First, arrange to visit. Dress country-casual (not full cammo yet .. save that for later!) but make sure you’re equipped for a tour, boots etc. Don’t take a dog unless agreed with the landowner. If you do, take a lead and a bag to clear up in case it fouls the farmyard. Most farmers won’t care but they will appreciate your respect for their “garden”. Take and show proof of liability insurance. By all means take a gun, suitably covered, in case the farmer wants to see it. They might, as happened to me once, ask you demonstrate your accuracy (I had to shoot a small potato off a fence post 40 yds away)… so make sure it’s zeroed! And if you can’t do that confidently, you shouldn’t be there! Others have just been fascinated to see the gun I use now and, hearing it blank-fired, surprised at the low volume.
Ask lots of questions. Not just about your interests .. what quarry or boundaries?
Ask about family .. are there children around? Neighbours? Public footpaths? Stock, farm dogs, chickens, ducks? Talk about crops and crop rotation? Planting times? Harvesting? Access times? Do you need to phone before visiting? Can you lamp? Make sure you are clear what can be culled. One of my farmers, thankfully, told me he enjoys watching the jackdaws around his yard! Don’t take anything for granted.

The visit is a two-way exchange. As a responsible shooter, this is also your “risk-assessment”. Don’t be afraid to decline land if you think it unsuitable. The elderly gent I mentioned above? His large garden was urban and surrounded on two sides by houses and at the end was a school. Shooting his pigeons would prove too risky, but I did recommend he place a Deben falcon decoy at one end of the garden, which quite tickled him. Now he gets mobbed by rooks instead!

If all goes well and permission is agreed, discuss your need for a written permission note. This is very important nowadays and protects both parties. Keep this simple. I’ve seen some very complicated permission notes drawn up but in my experience, farmers dislike them. You want a few lines that the landowner can read and understand immediately and sign on the spot. If you give him something that looks like a double-glazing contract he will treat it like one. He’ll want to take it away, read it and call you back. You’ll never hear from him again.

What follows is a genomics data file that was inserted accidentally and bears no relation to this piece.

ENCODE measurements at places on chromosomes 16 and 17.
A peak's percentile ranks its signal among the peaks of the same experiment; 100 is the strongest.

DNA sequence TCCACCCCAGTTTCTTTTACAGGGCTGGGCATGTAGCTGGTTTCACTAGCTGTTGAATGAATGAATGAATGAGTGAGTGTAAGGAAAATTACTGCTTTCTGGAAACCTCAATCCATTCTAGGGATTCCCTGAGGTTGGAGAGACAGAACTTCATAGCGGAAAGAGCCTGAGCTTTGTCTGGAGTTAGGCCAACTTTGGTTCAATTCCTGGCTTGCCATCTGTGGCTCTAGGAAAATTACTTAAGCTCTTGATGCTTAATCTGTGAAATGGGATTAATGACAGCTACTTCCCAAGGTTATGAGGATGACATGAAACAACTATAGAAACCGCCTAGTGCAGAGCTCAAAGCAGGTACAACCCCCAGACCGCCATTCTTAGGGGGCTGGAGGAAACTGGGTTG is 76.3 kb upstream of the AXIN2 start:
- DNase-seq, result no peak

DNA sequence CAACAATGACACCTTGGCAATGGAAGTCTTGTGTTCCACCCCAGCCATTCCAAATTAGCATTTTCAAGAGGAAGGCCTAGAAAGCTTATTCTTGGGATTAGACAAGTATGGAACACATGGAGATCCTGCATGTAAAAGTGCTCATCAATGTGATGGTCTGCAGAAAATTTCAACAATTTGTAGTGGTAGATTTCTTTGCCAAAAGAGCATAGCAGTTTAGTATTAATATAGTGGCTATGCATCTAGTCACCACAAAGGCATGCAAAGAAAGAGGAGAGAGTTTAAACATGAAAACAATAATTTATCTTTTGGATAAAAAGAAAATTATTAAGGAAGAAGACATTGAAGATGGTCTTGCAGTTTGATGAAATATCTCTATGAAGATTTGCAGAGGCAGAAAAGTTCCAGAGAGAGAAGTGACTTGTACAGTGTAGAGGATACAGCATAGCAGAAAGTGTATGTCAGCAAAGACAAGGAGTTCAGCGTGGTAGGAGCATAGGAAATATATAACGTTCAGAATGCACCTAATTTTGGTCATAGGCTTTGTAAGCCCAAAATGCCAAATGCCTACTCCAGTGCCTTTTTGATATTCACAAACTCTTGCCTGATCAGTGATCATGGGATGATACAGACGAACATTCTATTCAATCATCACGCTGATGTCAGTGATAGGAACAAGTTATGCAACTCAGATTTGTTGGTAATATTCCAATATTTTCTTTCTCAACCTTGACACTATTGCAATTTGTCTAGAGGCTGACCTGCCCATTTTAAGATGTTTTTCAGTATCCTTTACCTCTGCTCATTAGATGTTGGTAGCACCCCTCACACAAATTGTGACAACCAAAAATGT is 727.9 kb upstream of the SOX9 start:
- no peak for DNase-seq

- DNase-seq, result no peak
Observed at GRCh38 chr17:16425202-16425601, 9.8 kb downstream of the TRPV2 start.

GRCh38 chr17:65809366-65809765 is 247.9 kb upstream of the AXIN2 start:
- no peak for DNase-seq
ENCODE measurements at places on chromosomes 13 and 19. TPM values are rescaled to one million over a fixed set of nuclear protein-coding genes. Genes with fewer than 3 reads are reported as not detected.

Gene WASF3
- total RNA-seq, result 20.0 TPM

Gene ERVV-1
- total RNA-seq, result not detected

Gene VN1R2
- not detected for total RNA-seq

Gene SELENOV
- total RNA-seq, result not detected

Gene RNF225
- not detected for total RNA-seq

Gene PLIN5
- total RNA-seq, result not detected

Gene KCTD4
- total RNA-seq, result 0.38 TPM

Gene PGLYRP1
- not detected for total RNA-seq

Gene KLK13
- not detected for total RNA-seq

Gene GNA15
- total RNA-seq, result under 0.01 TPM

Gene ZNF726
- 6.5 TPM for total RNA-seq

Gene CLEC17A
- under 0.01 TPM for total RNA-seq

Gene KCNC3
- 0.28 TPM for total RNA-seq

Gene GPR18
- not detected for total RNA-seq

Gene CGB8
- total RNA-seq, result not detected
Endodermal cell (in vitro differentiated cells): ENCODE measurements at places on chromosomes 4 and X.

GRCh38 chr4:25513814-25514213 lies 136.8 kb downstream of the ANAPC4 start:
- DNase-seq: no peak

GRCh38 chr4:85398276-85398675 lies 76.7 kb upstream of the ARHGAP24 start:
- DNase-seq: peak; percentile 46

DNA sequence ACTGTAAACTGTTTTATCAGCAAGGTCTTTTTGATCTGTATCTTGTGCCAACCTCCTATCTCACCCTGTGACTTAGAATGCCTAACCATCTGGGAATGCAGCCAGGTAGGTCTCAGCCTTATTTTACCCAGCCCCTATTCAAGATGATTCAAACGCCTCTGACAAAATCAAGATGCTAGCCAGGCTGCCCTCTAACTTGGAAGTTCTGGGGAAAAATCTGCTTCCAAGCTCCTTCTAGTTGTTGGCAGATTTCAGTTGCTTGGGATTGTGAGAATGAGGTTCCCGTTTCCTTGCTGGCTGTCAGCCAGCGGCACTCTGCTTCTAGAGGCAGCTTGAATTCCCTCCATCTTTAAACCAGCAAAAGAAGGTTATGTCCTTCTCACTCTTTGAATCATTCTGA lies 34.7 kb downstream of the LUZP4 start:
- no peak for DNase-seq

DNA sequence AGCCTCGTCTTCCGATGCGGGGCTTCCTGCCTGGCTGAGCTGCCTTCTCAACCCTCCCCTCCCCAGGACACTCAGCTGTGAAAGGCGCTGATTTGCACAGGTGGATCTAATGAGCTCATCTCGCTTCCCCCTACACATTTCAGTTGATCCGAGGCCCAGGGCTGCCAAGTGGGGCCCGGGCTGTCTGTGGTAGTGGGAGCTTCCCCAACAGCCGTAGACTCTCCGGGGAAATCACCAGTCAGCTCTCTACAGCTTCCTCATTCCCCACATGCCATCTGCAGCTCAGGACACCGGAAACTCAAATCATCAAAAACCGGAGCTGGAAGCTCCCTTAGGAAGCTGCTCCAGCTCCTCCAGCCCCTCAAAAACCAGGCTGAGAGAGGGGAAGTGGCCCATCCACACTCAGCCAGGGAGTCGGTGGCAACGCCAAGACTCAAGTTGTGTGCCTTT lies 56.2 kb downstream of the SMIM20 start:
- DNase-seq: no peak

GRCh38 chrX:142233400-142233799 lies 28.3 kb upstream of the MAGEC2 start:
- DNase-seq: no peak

So now you’ve got some permission, how do you make sure you keep it?
Visit regularly. Show the landowner that your getting results. Remember to offer the odd rabbit or pigeon for the table (my favourite permission is a beef farm, so Oliver & Hannah decline the rabbits .. often sending me home with a huge joint of beef!). Always stop and spare time for a chat. Many farmers will work all day without seeing another soul, so they will appreciate a yarn. Keep up to date with what’s going on around the farm. Get to know the family. If you plan any unusual hunting (lamping, hide decoying) let the owner know beforehand. I always park where my car is visible so it’s known that I’m on the land. If you a run a dog with you, ensure it’s under close control and stock-steady. Never bring guests onto the land without permission. I’m lucky in that all my permission allows both my dog and my son. Report anything unusual (fly-tipping, trespassers). An extra pair of eyes on a large acreage is always welcome. And don’t forget that the odd bottle, as a thank-you, is normally welcome.

Above all … remember that permission is a tremendous privilege. Treat it as such.


I have cut and pasted this from another forum..With permission from the author...who is Ian Barnett a well respected shooter and journalist of Airgun Shooter magazine.....Very wise words...

Would it be possible to make this a "STICKY" by any chance Gareth??
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Offline garmega

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Re: Obtaining A Shooting Permission
« Reply #1 on: January 26, 2012, 08:15:10 PM »